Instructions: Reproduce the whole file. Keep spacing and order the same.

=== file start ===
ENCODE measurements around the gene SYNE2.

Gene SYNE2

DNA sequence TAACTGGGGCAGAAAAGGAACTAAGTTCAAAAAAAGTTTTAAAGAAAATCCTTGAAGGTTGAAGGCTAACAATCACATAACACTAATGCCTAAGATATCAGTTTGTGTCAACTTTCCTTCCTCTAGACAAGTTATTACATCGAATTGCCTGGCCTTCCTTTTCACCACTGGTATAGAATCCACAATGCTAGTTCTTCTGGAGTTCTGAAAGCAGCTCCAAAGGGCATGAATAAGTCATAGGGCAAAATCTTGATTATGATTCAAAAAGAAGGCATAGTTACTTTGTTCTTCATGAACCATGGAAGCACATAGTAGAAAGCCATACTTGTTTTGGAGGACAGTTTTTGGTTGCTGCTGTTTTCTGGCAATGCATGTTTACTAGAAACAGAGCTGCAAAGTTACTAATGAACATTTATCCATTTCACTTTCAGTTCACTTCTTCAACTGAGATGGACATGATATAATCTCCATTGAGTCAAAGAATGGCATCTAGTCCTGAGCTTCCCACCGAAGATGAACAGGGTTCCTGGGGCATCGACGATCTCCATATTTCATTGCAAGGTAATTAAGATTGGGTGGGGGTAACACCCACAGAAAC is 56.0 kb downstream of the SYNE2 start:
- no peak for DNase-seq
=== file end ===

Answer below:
ENCODE measurements around the gene SYNE2.

Gene SYNE2

DNA sequence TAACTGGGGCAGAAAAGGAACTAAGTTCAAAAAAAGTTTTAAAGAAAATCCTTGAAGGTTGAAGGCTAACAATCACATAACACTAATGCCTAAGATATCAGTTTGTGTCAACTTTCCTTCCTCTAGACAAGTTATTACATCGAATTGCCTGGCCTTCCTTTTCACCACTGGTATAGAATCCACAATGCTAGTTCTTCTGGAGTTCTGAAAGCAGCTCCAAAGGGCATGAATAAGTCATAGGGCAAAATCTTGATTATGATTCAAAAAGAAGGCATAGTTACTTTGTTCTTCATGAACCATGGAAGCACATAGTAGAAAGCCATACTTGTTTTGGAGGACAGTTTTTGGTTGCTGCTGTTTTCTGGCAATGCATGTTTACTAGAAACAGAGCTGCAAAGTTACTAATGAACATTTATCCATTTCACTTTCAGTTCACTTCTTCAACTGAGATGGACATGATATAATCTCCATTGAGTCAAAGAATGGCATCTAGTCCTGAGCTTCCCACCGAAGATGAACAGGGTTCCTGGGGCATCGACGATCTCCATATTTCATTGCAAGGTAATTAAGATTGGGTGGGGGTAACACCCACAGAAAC is 56.0 kb downstream of the SYNE2 start:
- no peak for DNase-seq